While I write about rare and neglected disorders all the time, very few people in my life actually know about my own experience. I have hypermobile Ehlers-Danlos syndrome (EDS), a connective tissue disorder. It’s most well-known for causing loose joints, but can affect organ systems throughout the body. Technically, it’s classified as “rare”, but many from the community point out that EDS could be better described as “rarely diagnosed.”
There are many different types of EDS, and even people within the same sub-type present in vastly different ways.
Any time I talk about EDS, I clarify that I’m on the mild end of the spectrum. I worry that people without exposure to the disorder will look at me– a seemingly healthy twenty-something, still able to go on hikes, to travel with relative ease– and think this is the whole picture of what EDS is. I worry that people will think back to me, and assume that, because I was fine, someone else with EDS who asks for accommodation is exaggerating. Time will tell how my health will change over the years, but as of now, I’ve been lucky.
It’s not that I don’t express symptoms or deal with pain, but I know that, at least at this point in my life, I’ve had a much easier time than other people who fall under the same label. On the other hand, there are many, many people who struggle far more with my same disorder, and don’t have the comfort of label at all.
I used to feel guilty. I reached a diagnosis that is notoriously hard to secure with almost unheard of ease, and I didn’t even feel like I had “real” EDS at all. When I met other patients, to my surprise, nobody thought I was an impostor. They felt like my story was the utopian EDS dream, the ideal outcome of awareness efforts. It’s great that I knew about my condition before my symptoms progressed, because I can precautionary measures now. It’s just a shame that this is such a rare occurrence.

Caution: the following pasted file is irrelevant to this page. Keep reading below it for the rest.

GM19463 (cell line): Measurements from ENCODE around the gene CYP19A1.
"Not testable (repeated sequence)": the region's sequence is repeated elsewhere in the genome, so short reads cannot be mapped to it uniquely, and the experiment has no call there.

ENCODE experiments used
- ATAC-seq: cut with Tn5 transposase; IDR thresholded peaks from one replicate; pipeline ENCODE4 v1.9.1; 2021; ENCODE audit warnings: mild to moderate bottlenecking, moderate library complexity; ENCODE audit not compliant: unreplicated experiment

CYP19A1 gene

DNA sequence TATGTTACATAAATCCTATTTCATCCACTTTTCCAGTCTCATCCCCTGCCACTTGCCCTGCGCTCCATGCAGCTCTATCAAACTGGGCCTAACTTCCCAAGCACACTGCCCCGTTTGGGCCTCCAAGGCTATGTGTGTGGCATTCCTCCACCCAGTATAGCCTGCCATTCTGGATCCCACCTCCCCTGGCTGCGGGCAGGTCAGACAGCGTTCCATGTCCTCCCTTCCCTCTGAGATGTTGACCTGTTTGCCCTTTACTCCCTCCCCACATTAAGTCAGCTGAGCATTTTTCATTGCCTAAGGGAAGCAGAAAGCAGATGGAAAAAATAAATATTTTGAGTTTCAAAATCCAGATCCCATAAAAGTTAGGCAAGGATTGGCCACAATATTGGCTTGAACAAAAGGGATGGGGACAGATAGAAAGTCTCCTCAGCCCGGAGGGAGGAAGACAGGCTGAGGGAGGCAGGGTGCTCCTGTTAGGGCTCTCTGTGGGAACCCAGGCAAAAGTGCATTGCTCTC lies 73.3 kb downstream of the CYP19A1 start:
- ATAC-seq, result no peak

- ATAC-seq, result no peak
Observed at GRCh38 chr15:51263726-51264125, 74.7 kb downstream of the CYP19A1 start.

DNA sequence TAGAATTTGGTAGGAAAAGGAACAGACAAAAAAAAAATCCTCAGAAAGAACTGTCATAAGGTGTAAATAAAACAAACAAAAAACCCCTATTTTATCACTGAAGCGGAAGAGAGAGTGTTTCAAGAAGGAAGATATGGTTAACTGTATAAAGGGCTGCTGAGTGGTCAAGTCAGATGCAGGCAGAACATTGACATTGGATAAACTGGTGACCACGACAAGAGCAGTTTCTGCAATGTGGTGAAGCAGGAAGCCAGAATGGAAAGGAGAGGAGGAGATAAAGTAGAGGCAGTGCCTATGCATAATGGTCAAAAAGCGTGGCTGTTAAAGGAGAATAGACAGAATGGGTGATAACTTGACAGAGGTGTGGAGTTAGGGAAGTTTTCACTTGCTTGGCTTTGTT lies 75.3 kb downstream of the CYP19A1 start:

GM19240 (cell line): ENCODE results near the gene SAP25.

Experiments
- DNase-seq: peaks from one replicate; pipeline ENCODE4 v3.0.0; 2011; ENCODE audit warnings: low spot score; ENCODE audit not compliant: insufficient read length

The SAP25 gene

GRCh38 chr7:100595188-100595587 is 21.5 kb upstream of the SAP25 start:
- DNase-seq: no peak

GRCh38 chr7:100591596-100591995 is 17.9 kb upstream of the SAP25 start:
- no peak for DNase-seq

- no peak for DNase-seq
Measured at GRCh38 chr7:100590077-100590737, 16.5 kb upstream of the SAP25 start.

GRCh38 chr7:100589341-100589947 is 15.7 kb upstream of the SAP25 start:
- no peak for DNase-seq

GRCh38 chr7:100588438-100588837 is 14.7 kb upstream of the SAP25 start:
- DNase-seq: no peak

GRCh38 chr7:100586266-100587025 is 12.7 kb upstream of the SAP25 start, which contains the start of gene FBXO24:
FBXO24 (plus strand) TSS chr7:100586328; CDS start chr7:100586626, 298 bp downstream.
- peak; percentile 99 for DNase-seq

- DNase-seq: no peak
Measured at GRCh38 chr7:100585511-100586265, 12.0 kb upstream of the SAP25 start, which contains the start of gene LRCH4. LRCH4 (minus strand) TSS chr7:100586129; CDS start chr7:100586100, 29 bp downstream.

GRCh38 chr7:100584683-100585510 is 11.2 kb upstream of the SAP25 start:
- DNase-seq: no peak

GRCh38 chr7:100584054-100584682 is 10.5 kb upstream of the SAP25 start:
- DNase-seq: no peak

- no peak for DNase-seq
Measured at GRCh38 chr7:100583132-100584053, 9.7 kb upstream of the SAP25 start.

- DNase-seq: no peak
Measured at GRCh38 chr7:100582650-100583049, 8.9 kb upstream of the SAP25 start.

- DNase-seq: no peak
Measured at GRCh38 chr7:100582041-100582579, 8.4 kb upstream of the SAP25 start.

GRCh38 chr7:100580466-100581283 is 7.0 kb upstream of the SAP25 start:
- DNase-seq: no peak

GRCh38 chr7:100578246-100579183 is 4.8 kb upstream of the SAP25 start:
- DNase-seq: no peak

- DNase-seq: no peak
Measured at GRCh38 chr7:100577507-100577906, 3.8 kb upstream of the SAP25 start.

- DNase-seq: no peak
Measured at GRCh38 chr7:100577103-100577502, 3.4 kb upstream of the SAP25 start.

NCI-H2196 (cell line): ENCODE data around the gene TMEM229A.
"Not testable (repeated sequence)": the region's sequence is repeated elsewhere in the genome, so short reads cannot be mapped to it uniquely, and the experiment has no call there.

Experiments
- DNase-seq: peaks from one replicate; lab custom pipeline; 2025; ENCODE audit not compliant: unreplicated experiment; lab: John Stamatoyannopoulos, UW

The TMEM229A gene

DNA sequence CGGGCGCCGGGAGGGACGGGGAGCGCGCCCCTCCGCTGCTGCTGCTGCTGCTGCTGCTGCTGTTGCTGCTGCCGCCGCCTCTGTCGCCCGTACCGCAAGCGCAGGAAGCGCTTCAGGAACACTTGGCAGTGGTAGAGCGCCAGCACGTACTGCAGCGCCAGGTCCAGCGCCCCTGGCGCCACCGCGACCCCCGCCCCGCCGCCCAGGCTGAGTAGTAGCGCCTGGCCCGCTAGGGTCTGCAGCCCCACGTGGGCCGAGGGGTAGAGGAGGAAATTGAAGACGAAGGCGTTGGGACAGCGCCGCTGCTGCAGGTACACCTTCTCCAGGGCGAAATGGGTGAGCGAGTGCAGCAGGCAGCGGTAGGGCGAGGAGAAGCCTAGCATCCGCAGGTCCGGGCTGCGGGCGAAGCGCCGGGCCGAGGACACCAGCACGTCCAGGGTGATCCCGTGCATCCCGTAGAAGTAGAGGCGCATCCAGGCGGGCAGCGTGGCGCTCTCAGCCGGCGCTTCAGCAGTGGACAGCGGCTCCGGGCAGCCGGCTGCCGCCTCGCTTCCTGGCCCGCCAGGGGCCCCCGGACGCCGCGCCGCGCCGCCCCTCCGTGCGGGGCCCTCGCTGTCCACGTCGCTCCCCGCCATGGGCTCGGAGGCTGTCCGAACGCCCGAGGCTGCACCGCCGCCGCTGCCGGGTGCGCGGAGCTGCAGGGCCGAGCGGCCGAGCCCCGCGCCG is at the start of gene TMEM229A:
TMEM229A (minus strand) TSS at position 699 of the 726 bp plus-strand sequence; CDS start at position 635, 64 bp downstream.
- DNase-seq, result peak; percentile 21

One thing that I want people less familiar with EDS to realize is that what allowed me to get an official diagnosis and prevented others from receiving the same recognition is fairly arbitrary. I have an immediate family member who was already diagnosed with EDS, which is one of the major factors doctors consider— because it runs in my family, I don’t need to show as many symptoms to be taken seriously. I actually have a pretty high Beighton score, but as leading specialists, like Dr. Hakim, who presented at the Ehlers-Danlos Learning Conference in 2018, will tell you, the Beighton score is a pretty incomplete way to assess joint hypermobility. For example, I can touch both my thumbs to my wrists, so that gives me one point per hand, but if my joint hypermobility was expressed more in my toes or thoracic spine instead, the movement of those joints wouldn’t be acknowledged as anything at all.
This is a common challenge throughout different disorders.
Somebody who isn’t severely affected can have an easy time fitting into imperfect diagnostic criteria, while someone who experiences a lot of problems might have a much harder time being heard. How quickly and easily you’re able to get a diagnosis isn’t a measure of how real your pain is.